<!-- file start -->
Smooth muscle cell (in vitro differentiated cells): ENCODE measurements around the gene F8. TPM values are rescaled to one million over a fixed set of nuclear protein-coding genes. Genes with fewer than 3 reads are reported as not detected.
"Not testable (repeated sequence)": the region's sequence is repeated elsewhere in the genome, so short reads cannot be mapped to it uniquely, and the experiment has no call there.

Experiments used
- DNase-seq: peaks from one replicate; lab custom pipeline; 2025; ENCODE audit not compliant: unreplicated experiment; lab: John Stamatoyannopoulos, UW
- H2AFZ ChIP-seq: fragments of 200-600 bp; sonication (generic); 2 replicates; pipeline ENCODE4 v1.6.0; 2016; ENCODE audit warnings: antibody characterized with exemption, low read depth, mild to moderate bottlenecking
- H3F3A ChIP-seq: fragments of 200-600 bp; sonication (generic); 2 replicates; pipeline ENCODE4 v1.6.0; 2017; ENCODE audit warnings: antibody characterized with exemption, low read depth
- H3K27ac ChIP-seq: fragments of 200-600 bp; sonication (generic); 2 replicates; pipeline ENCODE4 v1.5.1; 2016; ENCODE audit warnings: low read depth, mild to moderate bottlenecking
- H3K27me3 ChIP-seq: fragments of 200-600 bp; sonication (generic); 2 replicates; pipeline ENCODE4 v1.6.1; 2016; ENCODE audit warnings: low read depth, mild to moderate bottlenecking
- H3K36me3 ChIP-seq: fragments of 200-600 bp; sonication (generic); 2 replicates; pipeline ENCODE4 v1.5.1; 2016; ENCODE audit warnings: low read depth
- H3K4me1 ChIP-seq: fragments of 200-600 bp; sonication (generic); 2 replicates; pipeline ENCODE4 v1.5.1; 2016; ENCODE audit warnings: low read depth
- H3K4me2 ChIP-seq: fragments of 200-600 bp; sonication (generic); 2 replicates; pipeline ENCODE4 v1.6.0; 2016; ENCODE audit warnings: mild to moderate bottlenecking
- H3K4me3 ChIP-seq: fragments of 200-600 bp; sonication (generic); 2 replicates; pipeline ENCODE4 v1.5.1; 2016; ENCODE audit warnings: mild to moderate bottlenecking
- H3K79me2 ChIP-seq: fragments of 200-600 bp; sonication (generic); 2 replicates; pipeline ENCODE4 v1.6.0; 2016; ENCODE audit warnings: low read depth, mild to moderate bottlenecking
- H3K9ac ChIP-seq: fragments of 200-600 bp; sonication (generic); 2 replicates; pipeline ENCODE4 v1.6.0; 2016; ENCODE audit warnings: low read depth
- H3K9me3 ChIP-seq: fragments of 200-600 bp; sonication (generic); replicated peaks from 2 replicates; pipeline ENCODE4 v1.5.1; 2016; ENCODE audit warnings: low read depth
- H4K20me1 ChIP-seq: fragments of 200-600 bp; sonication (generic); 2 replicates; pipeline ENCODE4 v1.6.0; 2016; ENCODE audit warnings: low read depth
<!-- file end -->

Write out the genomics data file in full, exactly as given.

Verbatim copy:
Smooth muscle cell (in vitro differentiated cells): ENCODE measurements around the gene F8. TPM values are rescaled to one million over a fixed set of nuclear protein-coding genes. Genes with fewer than 3 reads are reported as not detected.
"Not testable (repeated sequence)": the region's sequence is repeated elsewhere in the genome, so short reads cannot be mapped to it uniquely, and the experiment has no call there.

Experiments used
- DNase-seq: peaks from one replicate; lab custom pipeline; 2025; ENCODE audit not compliant: unreplicated experiment; lab: John Stamatoyannopoulos, UW
- H2AFZ ChIP-seq: fragments of 200-600 bp; sonication (generic); 2 replicates; pipeline ENCODE4 v1.6.0; 2016; ENCODE audit warnings: antibody characterized with exemption, low read depth, mild to moderate bottlenecking
- H3F3A ChIP-seq: fragments of 200-600 bp; sonication (generic); 2 replicates; pipeline ENCODE4 v1.6.0; 2017; ENCODE audit warnings: antibody characterized with exemption, low read depth
- H3K27ac ChIP-seq: fragments of 200-600 bp; sonication (generic); 2 replicates; pipeline ENCODE4 v1.5.1; 2016; ENCODE audit warnings: low read depth, mild to moderate bottlenecking
- H3K27me3 ChIP-seq: fragments of 200-600 bp; sonication (generic); 2 replicates; pipeline ENCODE4 v1.6.1; 2016; ENCODE audit warnings: low read depth, mild to moderate bottlenecking
- H3K36me3 ChIP-seq: fragments of 200-600 bp; sonication (generic); 2 replicates; pipeline ENCODE4 v1.5.1; 2016; ENCODE audit warnings: low read depth
- H3K4me1 ChIP-seq: fragments of 200-600 bp; sonication (generic); 2 replicates; pipeline ENCODE4 v1.5.1; 2016; ENCODE audit warnings: low read depth
- H3K4me2 ChIP-seq: fragments of 200-600 bp; sonication (generic); 2 replicates; pipeline ENCODE4 v1.6.0; 2016; ENCODE audit warnings: mild to moderate bottlenecking
- H3K4me3 ChIP-seq: fragments of 200-600 bp; sonication (generic); 2 replicates; pipeline ENCODE4 v1.5.1; 2016; ENCODE audit warnings: mild to moderate bottlenecking
- H3K79me2 ChIP-seq: fragments of 200-600 bp; sonication (generic); 2 replicates; pipeline ENCODE4 v1.6.0; 2016; ENCODE audit warnings: low read depth, mild to moderate bottlenecking
- H3K9ac ChIP-seq: fragments of 200-600 bp; sonication (generic); 2 replicates; pipeline ENCODE4 v1.6.0; 2016; ENCODE audit warnings: low read depth
- H3K9me3 ChIP-seq: fragments of 200-600 bp; sonication (generic); replicated peaks from 2 replicates; pipeline ENCODE4 v1.5.1; 2016; ENCODE audit warnings: low read depth
- H4K20me1 ChIP-seq: fragments of 200-600 bp; sonication (generic); 2 replicates; pipeline ENCODE4 v1.6.0; 2016; ENCODE audit warnings: low read depth